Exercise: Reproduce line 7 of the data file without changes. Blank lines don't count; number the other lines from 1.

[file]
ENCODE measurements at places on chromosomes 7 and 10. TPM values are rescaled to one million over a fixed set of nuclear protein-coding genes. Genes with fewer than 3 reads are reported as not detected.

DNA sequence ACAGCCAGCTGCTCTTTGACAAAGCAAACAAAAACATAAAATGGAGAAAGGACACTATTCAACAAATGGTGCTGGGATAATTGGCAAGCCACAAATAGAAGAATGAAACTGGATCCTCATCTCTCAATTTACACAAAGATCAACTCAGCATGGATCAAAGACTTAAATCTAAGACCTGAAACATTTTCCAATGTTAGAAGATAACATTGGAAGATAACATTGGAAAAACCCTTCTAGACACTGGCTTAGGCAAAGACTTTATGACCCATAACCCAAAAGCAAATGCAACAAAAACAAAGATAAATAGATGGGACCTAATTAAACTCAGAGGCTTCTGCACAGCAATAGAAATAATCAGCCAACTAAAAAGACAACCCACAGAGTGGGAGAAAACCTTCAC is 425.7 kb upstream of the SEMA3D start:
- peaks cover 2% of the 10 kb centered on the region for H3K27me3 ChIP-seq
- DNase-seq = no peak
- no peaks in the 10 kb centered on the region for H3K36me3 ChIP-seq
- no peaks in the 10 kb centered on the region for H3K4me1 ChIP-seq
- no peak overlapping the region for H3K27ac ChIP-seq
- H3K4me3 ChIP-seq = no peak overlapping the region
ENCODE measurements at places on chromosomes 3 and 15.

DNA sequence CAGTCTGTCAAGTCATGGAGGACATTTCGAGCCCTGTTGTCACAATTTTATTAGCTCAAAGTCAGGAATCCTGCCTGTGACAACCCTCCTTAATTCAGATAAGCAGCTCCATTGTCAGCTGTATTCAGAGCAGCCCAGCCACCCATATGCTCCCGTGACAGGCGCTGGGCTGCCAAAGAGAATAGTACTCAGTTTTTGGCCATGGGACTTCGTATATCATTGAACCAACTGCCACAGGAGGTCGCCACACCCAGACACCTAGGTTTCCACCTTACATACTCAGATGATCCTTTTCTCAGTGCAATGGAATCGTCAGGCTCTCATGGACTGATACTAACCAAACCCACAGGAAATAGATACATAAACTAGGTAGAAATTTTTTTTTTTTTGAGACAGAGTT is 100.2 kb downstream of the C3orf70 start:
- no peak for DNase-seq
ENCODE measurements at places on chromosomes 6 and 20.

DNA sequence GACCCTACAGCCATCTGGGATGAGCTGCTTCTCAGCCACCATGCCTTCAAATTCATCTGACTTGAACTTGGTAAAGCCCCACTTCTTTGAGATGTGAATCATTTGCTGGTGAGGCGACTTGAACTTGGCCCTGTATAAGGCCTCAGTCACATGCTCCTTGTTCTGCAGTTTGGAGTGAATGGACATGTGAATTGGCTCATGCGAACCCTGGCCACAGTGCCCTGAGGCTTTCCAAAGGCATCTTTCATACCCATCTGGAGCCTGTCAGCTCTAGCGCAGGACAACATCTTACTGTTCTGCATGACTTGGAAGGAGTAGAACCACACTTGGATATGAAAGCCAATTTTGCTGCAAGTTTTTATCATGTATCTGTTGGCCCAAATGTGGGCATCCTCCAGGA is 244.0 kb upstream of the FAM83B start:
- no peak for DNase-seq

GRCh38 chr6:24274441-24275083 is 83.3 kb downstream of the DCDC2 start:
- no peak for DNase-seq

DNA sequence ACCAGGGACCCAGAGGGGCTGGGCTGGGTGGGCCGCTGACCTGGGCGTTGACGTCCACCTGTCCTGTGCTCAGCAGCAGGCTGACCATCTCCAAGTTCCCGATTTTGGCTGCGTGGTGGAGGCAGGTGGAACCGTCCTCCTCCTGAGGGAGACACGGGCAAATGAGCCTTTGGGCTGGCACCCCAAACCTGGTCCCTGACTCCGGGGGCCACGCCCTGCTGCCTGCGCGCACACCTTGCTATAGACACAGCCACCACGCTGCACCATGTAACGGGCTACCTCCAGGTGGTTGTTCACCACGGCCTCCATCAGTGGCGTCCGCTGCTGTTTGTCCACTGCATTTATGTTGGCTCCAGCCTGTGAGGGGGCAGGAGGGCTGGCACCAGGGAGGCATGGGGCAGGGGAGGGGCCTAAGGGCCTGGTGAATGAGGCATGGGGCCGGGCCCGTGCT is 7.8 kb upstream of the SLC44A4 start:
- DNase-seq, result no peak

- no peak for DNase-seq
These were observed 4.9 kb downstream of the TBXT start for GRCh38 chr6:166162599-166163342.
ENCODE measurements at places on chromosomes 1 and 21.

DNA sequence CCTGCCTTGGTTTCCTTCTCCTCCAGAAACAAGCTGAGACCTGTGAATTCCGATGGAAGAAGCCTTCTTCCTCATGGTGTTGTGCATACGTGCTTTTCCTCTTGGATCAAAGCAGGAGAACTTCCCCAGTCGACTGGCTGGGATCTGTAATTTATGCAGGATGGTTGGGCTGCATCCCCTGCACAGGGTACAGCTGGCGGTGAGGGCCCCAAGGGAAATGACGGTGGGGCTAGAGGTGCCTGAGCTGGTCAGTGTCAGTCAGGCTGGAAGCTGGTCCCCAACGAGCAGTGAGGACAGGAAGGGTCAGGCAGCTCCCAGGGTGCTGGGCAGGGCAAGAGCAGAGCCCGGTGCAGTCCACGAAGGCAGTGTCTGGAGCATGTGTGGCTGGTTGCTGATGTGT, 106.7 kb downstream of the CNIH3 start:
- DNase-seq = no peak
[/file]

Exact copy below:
- no peak overlapping the region for H3K27ac ChIP-seq